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Ben Affleck Says "Armageddon" Producers Made Him Get $20,000 in Dental Work

The actor says Michael Bay and Jerry Bruckheimer were "focused on aesthetics" making the 1998 movie.

When Ben Affleck played an oil driller sent on a space mission to prevent an asteroid from colliding with the earth in the 1998 blockbuster Armageddon, he had to alter more than his Boston accent. In an Entertainment Weekly interview with buddy and frequent collaborator Matt Damon last year, the actor revealed that he had to get an all-new smile to match director Michael Bay's vision for the film, even though he was playing a blue collar hero. Read on to find out more about Bay's demands and Affleck's other thoughts on the outrageous action flick.

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Affleck said Bay and Bruckheimer made him "be sexy."

Ben Affleck in 1997
Vinnie Zuffante/Michael Ochs Archives/Getty Images

Looking back over the early days of his career in the EW interview, the now-50-year-old actor admitted to being "a little naive" about the weight placed on his image and his looks. As it turned out, Affleck had a lot of work to do to appease Bay and producer Jerry Bruckheimer's "focus on aesthetics," he told the magazine. "You guys gotta go to the tanning bed!" he recalled them telling him, adding, "They made me fix my teeth and work out and be sexy."

Bay said Affleck was at the dentist for a solid week.

Michael Bay in 2022
Rodin Eckenroth/WireImage

Bay shared the story himself more than two decades ago in the commentary for Armageddon's Criterion Collection DVD release. "We paid for a set of $20,000 pearly white teeth," Bay recalled, according to The Ringer, also revealing that Bruckheimer suggested the fix. "I always liked low shots that kinda come right under your chin and make you a little bit heroic and he kinda had these baby teeth…So I told Jerry Bruckheimer, 'God, he's got these baby teeth, Jerry, I don't know what to do!' Jerry used a very famous star in a plane movie that he replaced teeth with so he said, 'We did it to him, why not do it to Ben?' So my dentist had Ben sitting in a dentist's chair for a week, eight hours a day."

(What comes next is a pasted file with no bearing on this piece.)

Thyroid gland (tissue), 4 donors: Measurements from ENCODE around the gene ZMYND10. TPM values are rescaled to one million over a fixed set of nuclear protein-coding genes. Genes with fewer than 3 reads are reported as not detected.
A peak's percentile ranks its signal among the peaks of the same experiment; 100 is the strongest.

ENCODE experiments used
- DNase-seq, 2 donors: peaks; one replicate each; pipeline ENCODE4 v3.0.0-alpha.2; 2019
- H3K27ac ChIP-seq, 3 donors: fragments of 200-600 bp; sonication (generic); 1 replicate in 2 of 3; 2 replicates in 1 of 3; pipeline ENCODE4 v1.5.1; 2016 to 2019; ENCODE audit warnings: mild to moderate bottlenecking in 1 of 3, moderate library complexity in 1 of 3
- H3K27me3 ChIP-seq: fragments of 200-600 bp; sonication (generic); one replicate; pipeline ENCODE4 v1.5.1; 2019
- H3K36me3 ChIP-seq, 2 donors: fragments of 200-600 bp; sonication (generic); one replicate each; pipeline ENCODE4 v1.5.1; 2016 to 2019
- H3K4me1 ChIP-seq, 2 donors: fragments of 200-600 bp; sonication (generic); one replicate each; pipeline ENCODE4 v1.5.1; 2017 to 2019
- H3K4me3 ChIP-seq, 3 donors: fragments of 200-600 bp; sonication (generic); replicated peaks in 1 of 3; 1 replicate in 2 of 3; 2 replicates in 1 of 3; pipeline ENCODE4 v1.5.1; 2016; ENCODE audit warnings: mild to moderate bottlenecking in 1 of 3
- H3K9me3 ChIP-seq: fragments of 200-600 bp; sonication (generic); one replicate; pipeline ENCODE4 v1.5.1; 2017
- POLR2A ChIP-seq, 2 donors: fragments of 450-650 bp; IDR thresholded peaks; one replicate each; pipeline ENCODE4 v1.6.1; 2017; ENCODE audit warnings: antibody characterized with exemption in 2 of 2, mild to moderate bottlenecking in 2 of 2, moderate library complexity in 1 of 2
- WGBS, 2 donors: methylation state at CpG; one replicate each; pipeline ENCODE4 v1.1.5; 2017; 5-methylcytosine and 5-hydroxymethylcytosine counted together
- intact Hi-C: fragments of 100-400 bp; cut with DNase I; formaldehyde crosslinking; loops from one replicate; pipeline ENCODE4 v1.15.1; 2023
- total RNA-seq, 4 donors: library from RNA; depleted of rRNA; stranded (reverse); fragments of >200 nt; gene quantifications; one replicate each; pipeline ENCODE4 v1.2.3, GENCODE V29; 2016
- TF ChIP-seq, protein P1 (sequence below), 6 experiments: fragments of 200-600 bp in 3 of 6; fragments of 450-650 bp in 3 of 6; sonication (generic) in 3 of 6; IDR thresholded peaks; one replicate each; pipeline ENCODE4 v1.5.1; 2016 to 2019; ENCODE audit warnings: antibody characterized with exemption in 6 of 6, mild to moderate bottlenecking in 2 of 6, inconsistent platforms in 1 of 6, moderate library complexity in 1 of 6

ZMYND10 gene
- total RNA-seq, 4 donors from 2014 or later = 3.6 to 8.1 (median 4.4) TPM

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It wasn't just his teeth that needed work.

Bay knew that teeth alone don't draw audiences to theaters, however. As Affleck also shared in EW, "Michael had a vision of a glistening male torso in the oil, and he was like, 'That's going to go in the trailer and sell tickets!'" And so in addition to tanning and some pearly veneers, the actor was sent to the gym for the film, which he described as "a long-form version of one of those male topless calendars, in a garage, carrying a tire, kind of greased up."

The strategy worked—the movie ultimately grossed more than $550 million worldwide. Its commercial success, and perhaps the reasons behind it, seem to have haunted Affleck in the years since, as evidenced by his famously (and hilariously) critical commentary on the Criterion release, in which he recalls (via Newsweek), "I asked Michael why it was easier to train oil drillers to become astronauts than it was to train astronauts to become oil drillers, and he told me to shut the [expletive] up."

"It's funny because that's the one movie of mine that my kids have watched and they'll kind of all admit to liking, even though they relentlessly mock it and me," the actor said to EW last year. "'What are you, driving a tank on the moon?' But they had fun, you know what I mean? They won't even watch The Town. So there you have it."

Affleck isn't the only star Bay and Bruckheimer glammed up.

Kate Beckinsale in 2021

In addition to that "very famous star" (who might be Tom Cruise) in a certain "plane movie" (which might be the Bruckheimer-produced Top Gun), Bay and Bruckheimer have also compelled other performers to undergo a makeover. Kate Beckinsale has opened up about the experience of filming their 2001 film Pearl Harbor shortly after the birth of her daughter, Lily Mo Sheen. In 2019, she told Women's Health that Bay asked her to lose weight and work out for her role as a World War II-era nurse. But she noted that she didn't feel especially targeted as a woman, as her male co-star had received similar treatment. "Ben [Affleck], who'd already done a movie with the director, was like, 'This happened to me. They made me get new teeth,'" she said. "And I was like, 'Cool, at least I get to hang on to my actual teeth.'"

Andrew Miller
Andrew Miller is a pop culture writer living in New York. Read more
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